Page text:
• Voted strongly for the Intervention in the Northern Territory. votes
  • Has never voted on an emissions reduction fund. votes
  • Voted strongly for increasing funding for road infrastructure. votes
  • Voted moderately against increasing restrictions on gambling. votes
  • Voted very strongly against increasing beef import standards. votes
  • Voted moderately for increasing fishing restrictions. votes
  • Voted moderately for encouraging Australian-based industry. votes
  • Voted moderately for uranium export. votes
  • Voted moderately for increasing surveillance powers. votes
  • Voted strongly for increasing consumer protections. votes
  • Voted moderately against increasing public access to government data. votes
  • Voted strongly for an NBN (using fibre to the premises). votes
  • Voted a mixture of for and against a federal inquiry into Queensland government administration. votes
  • Has never voted on offshore processing of asylum seekers. votes
  • Voted moderately against increasing freedom of political communication. votes
  • Voted strongly against decreasing ABC and SBS funding. votes

Read about how the voting record is decided.

RSS feed Most recent appearances in parliament

Documents: Great Barrier Reef; Order for the Production of Documents (27 Jun 2018)

“Pursuant to standing order 166(2), I seek an explanation from the Leader of the Government in the Senate as to why the government has not responded to the order for the production of documents contained in resolution No. 857 regarding the Great Barrier Reef Foundation and relating to documents from AIMS and the CSIRO.”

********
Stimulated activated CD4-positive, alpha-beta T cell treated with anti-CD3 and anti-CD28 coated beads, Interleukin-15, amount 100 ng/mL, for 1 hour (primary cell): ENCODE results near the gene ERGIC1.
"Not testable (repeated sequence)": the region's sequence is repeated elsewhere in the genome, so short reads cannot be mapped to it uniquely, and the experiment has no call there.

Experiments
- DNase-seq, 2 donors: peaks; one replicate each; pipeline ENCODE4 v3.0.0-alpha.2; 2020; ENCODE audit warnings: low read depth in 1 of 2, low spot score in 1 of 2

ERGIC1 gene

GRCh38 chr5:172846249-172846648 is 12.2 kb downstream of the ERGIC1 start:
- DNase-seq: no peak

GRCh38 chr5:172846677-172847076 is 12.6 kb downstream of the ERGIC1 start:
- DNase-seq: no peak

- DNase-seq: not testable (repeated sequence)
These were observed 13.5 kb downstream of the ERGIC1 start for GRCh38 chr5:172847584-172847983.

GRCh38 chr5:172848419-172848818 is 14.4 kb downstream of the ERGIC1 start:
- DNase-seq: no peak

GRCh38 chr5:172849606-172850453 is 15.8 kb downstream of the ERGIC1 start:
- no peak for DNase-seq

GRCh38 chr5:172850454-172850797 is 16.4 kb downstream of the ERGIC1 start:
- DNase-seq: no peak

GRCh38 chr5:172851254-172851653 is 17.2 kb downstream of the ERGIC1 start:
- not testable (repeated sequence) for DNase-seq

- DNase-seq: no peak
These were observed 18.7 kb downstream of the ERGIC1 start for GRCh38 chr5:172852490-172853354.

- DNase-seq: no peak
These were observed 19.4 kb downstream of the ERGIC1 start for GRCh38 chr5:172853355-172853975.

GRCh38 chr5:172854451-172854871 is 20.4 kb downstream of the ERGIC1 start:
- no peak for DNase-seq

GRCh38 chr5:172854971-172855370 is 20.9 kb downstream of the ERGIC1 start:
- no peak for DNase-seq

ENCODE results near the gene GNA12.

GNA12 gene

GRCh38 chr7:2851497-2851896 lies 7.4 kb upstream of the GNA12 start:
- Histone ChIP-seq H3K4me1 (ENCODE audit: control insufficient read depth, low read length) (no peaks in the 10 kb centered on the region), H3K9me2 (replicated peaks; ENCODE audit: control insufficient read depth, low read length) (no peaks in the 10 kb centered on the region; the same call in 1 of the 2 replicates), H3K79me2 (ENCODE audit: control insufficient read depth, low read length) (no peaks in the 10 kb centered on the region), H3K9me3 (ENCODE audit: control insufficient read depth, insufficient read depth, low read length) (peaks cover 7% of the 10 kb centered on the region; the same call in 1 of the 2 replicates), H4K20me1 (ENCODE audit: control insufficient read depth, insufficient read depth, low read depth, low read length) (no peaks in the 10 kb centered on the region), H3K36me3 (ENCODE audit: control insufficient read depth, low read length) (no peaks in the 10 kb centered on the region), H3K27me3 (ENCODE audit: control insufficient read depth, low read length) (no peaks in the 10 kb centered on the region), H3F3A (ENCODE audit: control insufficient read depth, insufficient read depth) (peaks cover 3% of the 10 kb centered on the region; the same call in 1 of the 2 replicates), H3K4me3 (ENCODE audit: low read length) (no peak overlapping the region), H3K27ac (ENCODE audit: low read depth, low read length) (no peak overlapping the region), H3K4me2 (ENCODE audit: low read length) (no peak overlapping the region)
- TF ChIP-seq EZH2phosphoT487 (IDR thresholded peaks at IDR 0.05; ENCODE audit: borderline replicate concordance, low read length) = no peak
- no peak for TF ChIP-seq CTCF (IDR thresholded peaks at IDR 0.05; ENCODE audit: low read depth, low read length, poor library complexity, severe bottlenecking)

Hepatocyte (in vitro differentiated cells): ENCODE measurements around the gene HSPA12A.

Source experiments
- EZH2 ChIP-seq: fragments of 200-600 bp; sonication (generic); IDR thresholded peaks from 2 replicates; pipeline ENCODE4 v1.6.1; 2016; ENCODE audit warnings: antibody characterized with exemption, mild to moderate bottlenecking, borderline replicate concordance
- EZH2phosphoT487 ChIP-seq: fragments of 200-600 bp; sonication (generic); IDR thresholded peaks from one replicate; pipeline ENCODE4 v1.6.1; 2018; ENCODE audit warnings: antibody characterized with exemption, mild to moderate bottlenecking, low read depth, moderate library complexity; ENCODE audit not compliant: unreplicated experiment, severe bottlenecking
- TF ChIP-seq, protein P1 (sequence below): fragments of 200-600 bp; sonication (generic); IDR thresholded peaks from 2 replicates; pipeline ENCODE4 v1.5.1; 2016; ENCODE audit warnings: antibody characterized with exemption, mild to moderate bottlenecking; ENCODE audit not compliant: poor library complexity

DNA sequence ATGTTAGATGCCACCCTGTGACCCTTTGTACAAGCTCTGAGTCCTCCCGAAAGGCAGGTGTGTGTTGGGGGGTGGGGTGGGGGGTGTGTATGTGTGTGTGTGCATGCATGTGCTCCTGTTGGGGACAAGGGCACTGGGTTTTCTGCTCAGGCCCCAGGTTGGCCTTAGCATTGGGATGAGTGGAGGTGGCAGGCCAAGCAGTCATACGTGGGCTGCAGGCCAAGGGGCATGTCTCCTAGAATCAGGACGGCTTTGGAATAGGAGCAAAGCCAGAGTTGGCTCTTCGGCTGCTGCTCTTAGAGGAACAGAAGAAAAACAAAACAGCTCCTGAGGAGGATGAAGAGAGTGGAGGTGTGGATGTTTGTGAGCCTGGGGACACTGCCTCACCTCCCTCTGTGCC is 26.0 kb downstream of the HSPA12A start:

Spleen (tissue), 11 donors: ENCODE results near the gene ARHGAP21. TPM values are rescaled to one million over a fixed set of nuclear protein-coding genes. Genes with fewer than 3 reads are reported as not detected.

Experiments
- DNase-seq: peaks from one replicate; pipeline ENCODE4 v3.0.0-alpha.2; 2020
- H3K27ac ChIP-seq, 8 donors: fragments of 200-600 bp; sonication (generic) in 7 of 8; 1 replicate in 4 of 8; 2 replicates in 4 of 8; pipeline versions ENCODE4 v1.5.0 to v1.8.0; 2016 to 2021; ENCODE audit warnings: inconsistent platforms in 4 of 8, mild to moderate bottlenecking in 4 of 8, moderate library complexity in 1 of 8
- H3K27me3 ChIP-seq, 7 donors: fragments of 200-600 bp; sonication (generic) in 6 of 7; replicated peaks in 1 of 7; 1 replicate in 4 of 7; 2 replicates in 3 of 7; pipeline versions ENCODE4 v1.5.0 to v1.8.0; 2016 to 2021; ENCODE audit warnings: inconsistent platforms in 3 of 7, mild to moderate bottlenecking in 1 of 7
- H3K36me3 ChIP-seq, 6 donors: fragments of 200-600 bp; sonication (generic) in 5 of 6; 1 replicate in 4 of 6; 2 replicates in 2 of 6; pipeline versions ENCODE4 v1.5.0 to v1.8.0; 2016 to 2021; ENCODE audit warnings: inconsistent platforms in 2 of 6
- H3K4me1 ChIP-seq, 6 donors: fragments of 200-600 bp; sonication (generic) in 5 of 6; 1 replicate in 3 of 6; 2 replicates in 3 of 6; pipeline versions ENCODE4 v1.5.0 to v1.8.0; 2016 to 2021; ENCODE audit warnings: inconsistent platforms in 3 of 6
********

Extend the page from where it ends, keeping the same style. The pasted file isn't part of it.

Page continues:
Questions without Notice: Great Barrier Reef (21 Jun 2018)

“Given that this matter was canvassed at Senate estimates where you were present, are you able to confirm that the government did not take into confidence the management of the CSIRO in awarding this grant? Does this not reflect a government change in policy towards the privatisation and outsourcing of public interest research?”

Questions without Notice: Great Barrier Reef (21 Jun 2018)

“Minister, this matter was canvassed at Senate estimates. Part of the rationale that was explained was that there was a private organisation that was able to leverage business connections to raise more funds for reef research. Can you now tell the Senate how much private funding this private federation has raised to date? What percentage of the $443 million does that represent?”

More of Kim Carr's recent appearances

Numbers

Please note that numbers do not measure quality. Also, Senators may do other things not currently covered by this site. (More about this)

  • Has spoken in 66 debates in the last year — average amongst Senators.
  • People have made 3 comments on this Senator's speeches — above average amongst Senators.
  • 26 people are tracking whenever this Senator speaks — email me whenever Kim Carr speaks.
  • Has used three-word alliterative phrases (e.g. "she sells seashells") 1023 times in debates — well above average amongst Senators. (Why is this here?)